In response to The Daily Post’s writing prompt: “New Skin.”
As many people do around this time of year, I have set a goal for myself. Typically, I would have a list of up to 10 things to attempt changing once the clock strikes midnight ringing in the new year. This year, all I want to do is wake up each morning with the commitment of being the best me that I can be. This idea of new skin is interesting because the only “me” that I’ve ever know, the old skin, feels so uncomfortable right now. As I continue to learn more about myself each day- my addictions, my past hurts, my fears, I am slowly working on becoming a more functional partner and better person.
This morning my partner and I continued a conversation that we mistakenly began last night (NYE). I’m torn between leaving her completely in the dark and being honest about any breakthroughs I have as I learn about the role my childhood may have played in my sex and love addiction. Being honest means having very difficult conversations that I don’t think she is emotionally able to handle. She frequently gets very upset and ends up in tears, which makes me feel horrible. As we continue talking more about insight into my compulsions and behaviors, I feel as though I am exposing evidence that I will never have a successful relationship. Even though we have discussed how much easier it would be for the coward in me to just walk (run) away from this relationship to return to the comfort of my addictions, I am committed to putting work into this for at least the next year. So why, then does that still feel inauthentic? Every day is new and challenging as I discover my true self and I have recognized the cognitive dissonance that exists between what I am logically capable of achieving (a healthy relationship) and the dissociation I experience when I can not initiate physical intimacy with my partner (feeling as though I’m standing in cement). Leaving her in the dark means that perhaps I can pretend to be the partner that she needs and hope that eventually the groups and therapy will pay off enough so that the fantasy becomes the reality. As I reread that last sentence, I can hear how unhealthy that sounds. Attempting that level of dissociation is destructive to my mental health and the sanctity of a relationship. I think the silver lining of this choice would be that Id eventually end up justifying cheating which would mean sticking it through with my partner for just a while longer. then again. and probably again. Somewhere inside I do hope that the therapy pays off so that I can have a sense of normalcy. I’d be interested in meeting the “me” that sets healthy boundaries, finds comfort in intimacy, and isn’t trying to bury past hurts with sex.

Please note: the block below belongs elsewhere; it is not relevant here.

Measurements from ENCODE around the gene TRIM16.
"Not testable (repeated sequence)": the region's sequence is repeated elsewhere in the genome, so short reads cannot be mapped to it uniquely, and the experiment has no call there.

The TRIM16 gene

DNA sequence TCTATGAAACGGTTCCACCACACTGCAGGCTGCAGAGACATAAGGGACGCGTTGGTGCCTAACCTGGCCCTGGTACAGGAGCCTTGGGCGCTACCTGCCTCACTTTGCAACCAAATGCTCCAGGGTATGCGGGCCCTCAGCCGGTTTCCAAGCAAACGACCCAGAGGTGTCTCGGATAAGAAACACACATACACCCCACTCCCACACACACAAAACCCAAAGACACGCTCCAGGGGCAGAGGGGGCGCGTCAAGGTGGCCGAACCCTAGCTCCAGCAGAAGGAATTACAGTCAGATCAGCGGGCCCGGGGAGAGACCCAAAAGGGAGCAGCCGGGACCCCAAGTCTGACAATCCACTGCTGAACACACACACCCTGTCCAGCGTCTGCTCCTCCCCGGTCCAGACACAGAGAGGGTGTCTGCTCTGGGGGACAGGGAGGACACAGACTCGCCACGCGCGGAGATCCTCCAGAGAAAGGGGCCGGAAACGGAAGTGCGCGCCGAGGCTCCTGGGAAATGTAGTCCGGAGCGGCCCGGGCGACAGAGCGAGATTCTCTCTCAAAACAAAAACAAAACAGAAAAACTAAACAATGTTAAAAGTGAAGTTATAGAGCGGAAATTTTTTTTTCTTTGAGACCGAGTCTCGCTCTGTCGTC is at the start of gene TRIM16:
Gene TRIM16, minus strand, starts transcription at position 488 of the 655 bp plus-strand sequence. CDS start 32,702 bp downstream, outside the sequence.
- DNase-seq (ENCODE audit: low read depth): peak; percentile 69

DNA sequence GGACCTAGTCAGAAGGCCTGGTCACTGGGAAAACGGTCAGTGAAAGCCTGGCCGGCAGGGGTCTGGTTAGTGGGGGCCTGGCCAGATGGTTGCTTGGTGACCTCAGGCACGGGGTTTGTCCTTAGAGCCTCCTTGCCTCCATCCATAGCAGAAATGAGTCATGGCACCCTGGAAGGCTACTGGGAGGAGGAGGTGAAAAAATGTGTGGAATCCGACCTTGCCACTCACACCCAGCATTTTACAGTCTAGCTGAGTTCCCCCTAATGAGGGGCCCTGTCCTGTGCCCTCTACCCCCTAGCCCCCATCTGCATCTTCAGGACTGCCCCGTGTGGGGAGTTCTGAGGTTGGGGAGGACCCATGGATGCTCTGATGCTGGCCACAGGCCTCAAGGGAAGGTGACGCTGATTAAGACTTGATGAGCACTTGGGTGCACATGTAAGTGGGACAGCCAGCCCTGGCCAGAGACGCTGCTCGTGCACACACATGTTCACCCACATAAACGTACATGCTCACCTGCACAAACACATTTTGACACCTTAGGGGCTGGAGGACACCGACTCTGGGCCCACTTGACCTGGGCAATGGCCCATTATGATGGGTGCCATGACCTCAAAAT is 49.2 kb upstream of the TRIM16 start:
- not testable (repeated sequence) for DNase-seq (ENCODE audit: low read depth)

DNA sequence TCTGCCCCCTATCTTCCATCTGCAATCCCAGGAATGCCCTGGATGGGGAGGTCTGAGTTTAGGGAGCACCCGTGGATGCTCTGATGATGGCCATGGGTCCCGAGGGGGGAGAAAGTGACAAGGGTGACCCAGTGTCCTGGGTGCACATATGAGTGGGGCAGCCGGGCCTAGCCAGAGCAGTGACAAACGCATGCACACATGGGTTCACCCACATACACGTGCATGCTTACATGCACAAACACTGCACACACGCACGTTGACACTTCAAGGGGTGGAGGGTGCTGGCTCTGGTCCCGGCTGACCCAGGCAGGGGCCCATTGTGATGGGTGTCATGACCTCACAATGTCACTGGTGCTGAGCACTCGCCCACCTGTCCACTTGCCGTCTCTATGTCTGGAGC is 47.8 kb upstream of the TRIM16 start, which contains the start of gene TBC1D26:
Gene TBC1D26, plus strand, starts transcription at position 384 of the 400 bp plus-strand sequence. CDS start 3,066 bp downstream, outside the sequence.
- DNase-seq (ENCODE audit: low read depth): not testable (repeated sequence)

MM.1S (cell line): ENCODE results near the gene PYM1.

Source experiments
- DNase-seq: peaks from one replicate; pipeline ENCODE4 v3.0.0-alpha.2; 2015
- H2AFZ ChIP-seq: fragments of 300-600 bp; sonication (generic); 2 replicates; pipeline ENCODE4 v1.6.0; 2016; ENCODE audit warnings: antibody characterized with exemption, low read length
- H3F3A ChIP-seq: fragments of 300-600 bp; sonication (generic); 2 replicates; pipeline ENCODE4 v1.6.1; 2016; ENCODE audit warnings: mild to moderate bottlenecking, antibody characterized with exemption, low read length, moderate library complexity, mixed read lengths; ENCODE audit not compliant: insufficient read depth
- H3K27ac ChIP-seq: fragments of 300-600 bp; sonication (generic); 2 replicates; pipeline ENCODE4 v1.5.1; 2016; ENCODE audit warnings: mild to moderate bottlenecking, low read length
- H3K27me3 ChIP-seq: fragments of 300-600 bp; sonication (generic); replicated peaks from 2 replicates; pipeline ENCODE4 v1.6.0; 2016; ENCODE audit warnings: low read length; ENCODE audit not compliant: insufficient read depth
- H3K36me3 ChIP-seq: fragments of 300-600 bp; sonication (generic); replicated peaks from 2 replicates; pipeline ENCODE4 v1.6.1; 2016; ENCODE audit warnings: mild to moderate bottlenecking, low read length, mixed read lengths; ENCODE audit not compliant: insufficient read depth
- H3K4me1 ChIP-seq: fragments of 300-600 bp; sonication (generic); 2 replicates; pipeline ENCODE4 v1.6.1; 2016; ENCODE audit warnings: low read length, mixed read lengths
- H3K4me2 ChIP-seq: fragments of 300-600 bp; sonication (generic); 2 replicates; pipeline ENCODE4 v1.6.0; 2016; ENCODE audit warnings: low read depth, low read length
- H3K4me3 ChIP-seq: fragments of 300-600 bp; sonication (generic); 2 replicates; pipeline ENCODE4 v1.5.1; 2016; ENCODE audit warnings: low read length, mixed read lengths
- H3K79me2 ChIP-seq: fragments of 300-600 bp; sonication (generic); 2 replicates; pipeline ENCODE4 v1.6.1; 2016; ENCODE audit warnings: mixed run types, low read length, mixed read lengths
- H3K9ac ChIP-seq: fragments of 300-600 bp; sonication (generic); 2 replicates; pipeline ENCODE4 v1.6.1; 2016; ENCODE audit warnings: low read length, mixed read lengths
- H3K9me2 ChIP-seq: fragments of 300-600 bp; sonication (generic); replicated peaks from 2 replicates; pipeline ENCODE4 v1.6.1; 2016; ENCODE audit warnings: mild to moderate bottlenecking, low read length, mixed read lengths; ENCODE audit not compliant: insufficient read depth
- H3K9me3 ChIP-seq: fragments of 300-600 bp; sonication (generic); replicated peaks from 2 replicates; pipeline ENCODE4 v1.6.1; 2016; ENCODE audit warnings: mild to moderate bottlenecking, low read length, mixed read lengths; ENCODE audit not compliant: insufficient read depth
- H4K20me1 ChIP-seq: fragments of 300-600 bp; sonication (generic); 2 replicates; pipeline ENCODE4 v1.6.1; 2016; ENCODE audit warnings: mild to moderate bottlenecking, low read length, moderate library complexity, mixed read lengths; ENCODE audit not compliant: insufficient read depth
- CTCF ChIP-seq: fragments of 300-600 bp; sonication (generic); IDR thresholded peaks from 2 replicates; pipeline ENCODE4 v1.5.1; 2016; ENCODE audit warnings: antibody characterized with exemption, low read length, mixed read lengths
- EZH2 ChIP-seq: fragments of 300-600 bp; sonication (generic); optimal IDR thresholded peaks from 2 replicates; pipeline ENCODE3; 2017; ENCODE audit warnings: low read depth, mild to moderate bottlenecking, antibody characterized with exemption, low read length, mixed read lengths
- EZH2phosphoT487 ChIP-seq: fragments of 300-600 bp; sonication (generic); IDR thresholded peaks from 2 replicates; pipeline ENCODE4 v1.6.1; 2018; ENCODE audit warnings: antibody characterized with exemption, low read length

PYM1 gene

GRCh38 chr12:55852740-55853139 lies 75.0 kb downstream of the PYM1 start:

So for this new year, striving to be the best me that I can be does mean that by the time I’m ringing in 2016 I will be a radically different person. Hopefully. And that scares the hell out of me!